1. I am convinced that we need to return to the ideas that have been proven by centuries and millennia, to something we inherited from our parents and grandparents. That means forgetting slogans such as “cancel culture”, “get rid of the past”, etc.
2. We must stop the destructive interventions connected with the tenets of genderism, stop denying the biological nature of men and women, and stop indoctrinating our children and our grandchildren with the dogmas of this ideology.
3. We must continue to defend the traditional family of a man and a woman (and its exclusive reproductive function) as the irreplaceable basis for a healthy and meaningful human society.
4. We must defend the main political entity of Western civilization, the nation state, which is the only suitable territory (or terrain) for democracy. We shouldn’t forget that democracy requires citizens, not just inhabitants. Democracy can´t be, therefore, guaranteed in bigger entities – in empires or on the territory of continents. Democracy can’t exist in continental-like entities such as the European Union. Nor can it exist at the planetary level. We need the nation state because people exist within national cultures, histories, traditions and languages.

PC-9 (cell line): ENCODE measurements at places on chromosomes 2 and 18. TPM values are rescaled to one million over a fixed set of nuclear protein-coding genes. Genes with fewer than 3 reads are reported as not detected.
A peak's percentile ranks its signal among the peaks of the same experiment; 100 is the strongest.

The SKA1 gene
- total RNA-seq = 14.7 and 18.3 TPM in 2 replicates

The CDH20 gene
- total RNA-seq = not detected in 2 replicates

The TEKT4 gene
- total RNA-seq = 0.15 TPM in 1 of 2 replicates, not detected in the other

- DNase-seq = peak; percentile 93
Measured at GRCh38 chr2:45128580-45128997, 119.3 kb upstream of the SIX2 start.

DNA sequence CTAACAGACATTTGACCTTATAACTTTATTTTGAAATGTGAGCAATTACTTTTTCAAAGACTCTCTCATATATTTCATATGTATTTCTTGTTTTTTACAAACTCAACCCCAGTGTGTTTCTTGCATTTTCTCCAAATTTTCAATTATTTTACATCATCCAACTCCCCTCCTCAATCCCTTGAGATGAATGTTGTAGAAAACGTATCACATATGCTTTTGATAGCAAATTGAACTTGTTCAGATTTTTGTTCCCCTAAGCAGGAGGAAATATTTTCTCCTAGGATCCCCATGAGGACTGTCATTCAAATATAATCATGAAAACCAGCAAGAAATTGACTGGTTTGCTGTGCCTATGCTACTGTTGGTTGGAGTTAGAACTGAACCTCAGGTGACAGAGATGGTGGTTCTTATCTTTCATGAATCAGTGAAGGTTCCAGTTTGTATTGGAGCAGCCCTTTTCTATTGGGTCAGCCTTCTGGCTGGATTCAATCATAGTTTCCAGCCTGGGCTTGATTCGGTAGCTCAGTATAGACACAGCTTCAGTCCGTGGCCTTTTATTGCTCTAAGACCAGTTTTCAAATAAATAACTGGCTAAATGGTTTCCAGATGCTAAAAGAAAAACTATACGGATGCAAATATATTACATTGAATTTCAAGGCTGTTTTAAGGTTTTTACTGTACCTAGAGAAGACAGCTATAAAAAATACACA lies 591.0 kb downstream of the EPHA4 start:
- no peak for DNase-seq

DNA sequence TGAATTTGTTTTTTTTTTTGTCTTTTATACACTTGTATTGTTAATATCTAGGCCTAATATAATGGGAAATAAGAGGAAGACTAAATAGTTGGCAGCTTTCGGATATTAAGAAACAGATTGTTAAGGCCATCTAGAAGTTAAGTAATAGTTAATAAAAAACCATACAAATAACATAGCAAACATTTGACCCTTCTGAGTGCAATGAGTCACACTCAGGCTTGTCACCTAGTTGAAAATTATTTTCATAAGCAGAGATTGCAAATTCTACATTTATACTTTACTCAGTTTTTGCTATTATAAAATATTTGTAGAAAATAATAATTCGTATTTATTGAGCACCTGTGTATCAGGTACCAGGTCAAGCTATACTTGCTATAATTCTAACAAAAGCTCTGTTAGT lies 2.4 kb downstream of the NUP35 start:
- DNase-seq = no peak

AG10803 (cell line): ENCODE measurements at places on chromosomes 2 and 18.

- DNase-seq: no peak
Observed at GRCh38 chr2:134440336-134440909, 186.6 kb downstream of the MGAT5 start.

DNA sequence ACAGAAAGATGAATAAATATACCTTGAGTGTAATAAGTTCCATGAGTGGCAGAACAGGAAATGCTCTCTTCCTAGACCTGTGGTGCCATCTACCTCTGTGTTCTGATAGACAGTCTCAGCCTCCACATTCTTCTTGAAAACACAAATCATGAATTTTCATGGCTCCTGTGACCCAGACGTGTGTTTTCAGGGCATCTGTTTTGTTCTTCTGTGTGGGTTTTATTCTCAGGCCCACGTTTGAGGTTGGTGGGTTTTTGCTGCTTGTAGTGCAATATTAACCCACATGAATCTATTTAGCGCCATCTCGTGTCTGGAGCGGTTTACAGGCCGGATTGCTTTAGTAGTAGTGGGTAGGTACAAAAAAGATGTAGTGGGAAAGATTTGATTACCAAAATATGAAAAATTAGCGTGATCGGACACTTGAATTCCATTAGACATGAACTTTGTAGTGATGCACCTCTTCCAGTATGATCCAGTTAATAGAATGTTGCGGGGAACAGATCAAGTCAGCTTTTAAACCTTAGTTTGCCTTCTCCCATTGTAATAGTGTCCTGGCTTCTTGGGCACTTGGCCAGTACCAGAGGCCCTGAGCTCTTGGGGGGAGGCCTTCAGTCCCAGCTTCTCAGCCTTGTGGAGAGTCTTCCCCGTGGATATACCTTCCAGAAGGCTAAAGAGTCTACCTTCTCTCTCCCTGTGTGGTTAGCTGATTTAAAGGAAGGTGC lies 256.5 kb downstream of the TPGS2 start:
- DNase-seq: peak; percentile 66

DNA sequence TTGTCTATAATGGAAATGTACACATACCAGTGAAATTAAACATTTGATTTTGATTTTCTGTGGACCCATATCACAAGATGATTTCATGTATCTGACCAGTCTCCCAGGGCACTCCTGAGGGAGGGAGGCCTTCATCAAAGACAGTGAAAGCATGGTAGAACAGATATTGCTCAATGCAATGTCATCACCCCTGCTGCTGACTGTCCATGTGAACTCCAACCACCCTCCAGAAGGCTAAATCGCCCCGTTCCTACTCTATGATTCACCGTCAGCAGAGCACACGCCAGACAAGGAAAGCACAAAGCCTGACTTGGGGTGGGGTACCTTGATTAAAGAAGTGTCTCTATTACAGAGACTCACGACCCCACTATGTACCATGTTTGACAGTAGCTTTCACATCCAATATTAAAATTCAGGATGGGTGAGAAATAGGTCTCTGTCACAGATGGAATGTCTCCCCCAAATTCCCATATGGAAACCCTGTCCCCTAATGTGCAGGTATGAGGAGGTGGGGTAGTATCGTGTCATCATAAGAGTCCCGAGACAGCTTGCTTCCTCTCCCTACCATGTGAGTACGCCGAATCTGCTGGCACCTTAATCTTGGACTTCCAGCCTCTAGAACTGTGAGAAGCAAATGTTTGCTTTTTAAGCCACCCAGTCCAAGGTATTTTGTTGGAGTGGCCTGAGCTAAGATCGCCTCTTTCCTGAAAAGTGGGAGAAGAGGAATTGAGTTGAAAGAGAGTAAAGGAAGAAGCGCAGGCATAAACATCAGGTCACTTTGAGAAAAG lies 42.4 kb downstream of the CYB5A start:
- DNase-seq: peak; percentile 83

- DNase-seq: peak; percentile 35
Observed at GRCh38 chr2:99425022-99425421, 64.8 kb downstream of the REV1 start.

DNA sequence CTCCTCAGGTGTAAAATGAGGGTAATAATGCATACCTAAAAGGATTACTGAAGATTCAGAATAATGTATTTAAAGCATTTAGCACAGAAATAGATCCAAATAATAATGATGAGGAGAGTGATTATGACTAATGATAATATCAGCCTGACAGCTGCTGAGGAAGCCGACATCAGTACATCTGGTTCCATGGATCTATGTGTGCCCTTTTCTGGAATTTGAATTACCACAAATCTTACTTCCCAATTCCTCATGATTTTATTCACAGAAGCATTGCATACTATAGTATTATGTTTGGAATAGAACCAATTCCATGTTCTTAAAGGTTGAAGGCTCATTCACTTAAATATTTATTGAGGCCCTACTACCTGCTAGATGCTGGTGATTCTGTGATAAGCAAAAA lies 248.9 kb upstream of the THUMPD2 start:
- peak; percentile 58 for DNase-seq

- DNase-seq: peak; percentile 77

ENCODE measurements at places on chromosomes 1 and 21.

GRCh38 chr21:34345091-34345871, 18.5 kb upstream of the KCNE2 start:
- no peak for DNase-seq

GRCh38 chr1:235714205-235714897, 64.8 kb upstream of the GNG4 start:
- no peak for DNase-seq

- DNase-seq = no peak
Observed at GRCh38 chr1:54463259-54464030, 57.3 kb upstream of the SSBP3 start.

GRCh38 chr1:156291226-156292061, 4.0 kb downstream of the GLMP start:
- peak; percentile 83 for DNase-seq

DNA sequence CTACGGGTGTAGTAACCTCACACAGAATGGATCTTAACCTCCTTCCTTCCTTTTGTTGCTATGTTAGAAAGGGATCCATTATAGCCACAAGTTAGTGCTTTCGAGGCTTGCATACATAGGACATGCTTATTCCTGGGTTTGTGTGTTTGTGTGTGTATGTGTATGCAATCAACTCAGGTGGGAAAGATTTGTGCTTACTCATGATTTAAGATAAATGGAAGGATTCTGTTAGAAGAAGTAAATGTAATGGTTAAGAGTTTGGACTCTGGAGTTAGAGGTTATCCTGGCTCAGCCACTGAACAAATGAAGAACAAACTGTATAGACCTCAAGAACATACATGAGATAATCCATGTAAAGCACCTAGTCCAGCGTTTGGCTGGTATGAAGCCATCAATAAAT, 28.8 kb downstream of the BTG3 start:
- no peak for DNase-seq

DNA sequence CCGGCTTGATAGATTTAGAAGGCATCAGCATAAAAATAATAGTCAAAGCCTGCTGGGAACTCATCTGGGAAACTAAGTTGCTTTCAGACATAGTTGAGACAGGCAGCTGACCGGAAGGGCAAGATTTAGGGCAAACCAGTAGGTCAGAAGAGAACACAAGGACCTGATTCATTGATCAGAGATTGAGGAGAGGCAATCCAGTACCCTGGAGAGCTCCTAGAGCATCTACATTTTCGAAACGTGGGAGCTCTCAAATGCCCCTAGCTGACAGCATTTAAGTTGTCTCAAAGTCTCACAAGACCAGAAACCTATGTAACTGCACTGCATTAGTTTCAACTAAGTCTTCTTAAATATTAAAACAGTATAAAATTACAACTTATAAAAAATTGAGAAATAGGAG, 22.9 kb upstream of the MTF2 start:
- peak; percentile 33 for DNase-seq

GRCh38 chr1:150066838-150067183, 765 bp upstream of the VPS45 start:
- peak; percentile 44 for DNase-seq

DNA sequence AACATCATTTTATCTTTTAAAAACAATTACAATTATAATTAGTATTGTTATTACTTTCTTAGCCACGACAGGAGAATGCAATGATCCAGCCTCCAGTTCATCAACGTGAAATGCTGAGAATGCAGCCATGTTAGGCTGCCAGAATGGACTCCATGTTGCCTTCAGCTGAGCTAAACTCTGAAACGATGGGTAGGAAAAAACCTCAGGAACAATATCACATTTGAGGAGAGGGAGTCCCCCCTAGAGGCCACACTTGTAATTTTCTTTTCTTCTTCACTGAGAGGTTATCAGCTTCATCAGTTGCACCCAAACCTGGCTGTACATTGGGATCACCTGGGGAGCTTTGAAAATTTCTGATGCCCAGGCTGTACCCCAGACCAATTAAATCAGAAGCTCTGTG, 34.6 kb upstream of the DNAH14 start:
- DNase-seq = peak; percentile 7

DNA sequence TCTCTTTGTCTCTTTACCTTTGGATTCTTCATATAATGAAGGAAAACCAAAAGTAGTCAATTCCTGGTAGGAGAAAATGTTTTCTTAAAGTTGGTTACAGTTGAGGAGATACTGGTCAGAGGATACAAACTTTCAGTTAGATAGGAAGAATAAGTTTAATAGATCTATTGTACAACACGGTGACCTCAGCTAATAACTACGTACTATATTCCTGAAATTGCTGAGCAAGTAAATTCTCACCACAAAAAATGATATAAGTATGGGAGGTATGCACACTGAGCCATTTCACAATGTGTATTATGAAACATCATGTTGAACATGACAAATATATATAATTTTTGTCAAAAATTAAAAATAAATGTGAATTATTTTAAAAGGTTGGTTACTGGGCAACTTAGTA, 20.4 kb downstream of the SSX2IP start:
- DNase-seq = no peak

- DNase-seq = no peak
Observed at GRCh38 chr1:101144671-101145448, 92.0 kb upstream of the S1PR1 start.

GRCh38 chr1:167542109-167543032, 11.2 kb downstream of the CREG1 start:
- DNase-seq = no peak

5. We must return to politics instead of politicking, to parliamentary politics, to ideologically well-defined political parties. Without them, the democratic society cannot exist. The NGOs cannot replace them.
6. Ideologically, need to return to the traditions of European humanism, to the age of reason, to the Enlightenment, which was characterised by respect for individual freedoms, to free markets with well-defined property rights, to the free exchange of views and ideas and to the respect for different opinions. In the last decades, reason has in retreat. It has been replaced by political correctness, which shuts down debate and public discourse and restricts the ability of society to tackle the problems it faces.
This is how I see the ways to start re-humanizing the world. I am not a political activist. I am not a dreamer of empty dreams. Let’s stay down-to-earth. Let´s not try to shape the future for our children and grandchildren. The best thing we can leave the future generations is a free and democratic society. Realism and practical policymaking is about moving incrementally in the right direction.
Václav Klaus, Estoril Conference, Cascais, Portugal, September 1, 2023